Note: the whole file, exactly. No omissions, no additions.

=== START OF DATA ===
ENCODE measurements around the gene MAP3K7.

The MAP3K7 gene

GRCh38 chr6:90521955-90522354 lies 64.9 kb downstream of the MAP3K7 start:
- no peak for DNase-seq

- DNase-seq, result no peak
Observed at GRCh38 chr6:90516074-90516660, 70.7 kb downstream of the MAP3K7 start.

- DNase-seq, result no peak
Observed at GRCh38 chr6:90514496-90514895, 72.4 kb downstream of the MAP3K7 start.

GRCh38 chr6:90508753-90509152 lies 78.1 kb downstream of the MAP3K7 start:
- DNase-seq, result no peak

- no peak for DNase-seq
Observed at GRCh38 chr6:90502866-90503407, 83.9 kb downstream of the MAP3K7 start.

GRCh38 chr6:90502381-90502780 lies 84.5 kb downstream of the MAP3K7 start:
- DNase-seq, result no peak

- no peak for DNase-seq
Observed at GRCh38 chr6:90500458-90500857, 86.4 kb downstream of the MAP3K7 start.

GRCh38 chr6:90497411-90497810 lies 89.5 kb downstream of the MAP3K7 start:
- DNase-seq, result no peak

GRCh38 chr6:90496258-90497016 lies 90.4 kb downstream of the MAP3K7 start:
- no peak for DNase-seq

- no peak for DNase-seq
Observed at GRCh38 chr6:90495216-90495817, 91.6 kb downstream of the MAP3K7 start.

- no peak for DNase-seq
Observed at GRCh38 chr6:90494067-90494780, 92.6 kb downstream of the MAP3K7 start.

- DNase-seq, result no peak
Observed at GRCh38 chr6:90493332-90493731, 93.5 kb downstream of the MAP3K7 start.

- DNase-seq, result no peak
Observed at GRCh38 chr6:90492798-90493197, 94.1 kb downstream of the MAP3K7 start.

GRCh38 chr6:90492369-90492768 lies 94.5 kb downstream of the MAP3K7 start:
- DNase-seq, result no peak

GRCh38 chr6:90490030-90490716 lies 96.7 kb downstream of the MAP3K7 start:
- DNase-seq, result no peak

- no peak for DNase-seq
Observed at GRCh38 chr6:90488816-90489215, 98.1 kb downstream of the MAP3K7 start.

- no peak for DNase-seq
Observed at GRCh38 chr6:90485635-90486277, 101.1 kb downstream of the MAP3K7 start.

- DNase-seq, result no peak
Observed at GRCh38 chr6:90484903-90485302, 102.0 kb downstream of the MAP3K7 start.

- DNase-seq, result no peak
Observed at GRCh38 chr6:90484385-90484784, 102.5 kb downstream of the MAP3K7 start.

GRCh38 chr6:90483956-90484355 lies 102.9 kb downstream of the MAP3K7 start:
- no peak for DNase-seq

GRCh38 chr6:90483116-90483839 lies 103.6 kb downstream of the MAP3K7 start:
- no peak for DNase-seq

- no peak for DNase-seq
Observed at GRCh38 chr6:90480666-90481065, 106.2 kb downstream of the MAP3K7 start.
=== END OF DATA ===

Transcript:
ENCODE measurements around the gene MAP3K7.

The MAP3K7 gene

GRCh38 chr6:90521955-90522354 lies 64.9 kb downstream of the MAP3K7 start:
- no peak for DNase-seq

- DNase-seq, result no peak
Observed at GRCh38 chr6:90516074-90516660, 70.7 kb downstream of the MAP3K7 start.

- DNase-seq, result no peak
Observed at GRCh38 chr6:90514496-90514895, 72.4 kb downstream of the MAP3K7 start.

GRCh38 chr6:90508753-90509152 lies 78.1 kb downstream of the MAP3K7 start:
- DNase-seq, result no peak

- no peak for DNase-seq
Observed at GRCh38 chr6:90502866-90503407, 83.9 kb downstream of the MAP3K7 start.

GRCh38 chr6:90502381-90502780 lies 84.5 kb downstream of the MAP3K7 start:
- DNase-seq, result no peak

- no peak for DNase-seq
Observed at GRCh38 chr6:90500458-90500857, 86.4 kb downstream of the MAP3K7 start.

GRCh38 chr6:90497411-90497810 lies 89.5 kb downstream of the MAP3K7 start:
- DNase-seq, result no peak

GRCh38 chr6:90496258-90497016 lies 90.4 kb downstream of the MAP3K7 start:
- no peak for DNase-seq

- no peak for DNase-seq
Observed at GRCh38 chr6:90495216-90495817, 91.6 kb downstream of the MAP3K7 start.

- no peak for DNase-seq
Observed at GRCh38 chr6:90494067-90494780, 92.6 kb downstream of the MAP3K7 start.

- DNase-seq, result no peak
Observed at GRCh38 chr6:90493332-90493731, 93.5 kb downstream of the MAP3K7 start.

- DNase-seq, result no peak
Observed at GRCh38 chr6:90492798-90493197, 94.1 kb downstream of the MAP3K7 start.

GRCh38 chr6:90492369-90492768 lies 94.5 kb downstream of the MAP3K7 start:
- DNase-seq, result no peak

GRCh38 chr6:90490030-90490716 lies 96.7 kb downstream of the MAP3K7 start:
- DNase-seq, result no peak

- no peak for DNase-seq
Observed at GRCh38 chr6:90488816-90489215, 98.1 kb downstream of the MAP3K7 start.

- no peak for DNase-seq
Observed at GRCh38 chr6:90485635-90486277, 101.1 kb downstream of the MAP3K7 start.

- DNase-seq, result no peak
Observed at GRCh38 chr6:90484903-90485302, 102.0 kb downstream of the MAP3K7 start.

- DNase-seq, result no peak
Observed at GRCh38 chr6:90484385-90484784, 102.5 kb downstream of the MAP3K7 start.

GRCh38 chr6:90483956-90484355 lies 102.9 kb downstream of the MAP3K7 start:
- no peak for DNase-seq

GRCh38 chr6:90483116-90483839 lies 103.6 kb downstream of the MAP3K7 start:
- no peak for DNase-seq

- no peak for DNase-seq
Observed at GRCh38 chr6:90480666-90481065, 106.2 kb downstream of the MAP3K7 start.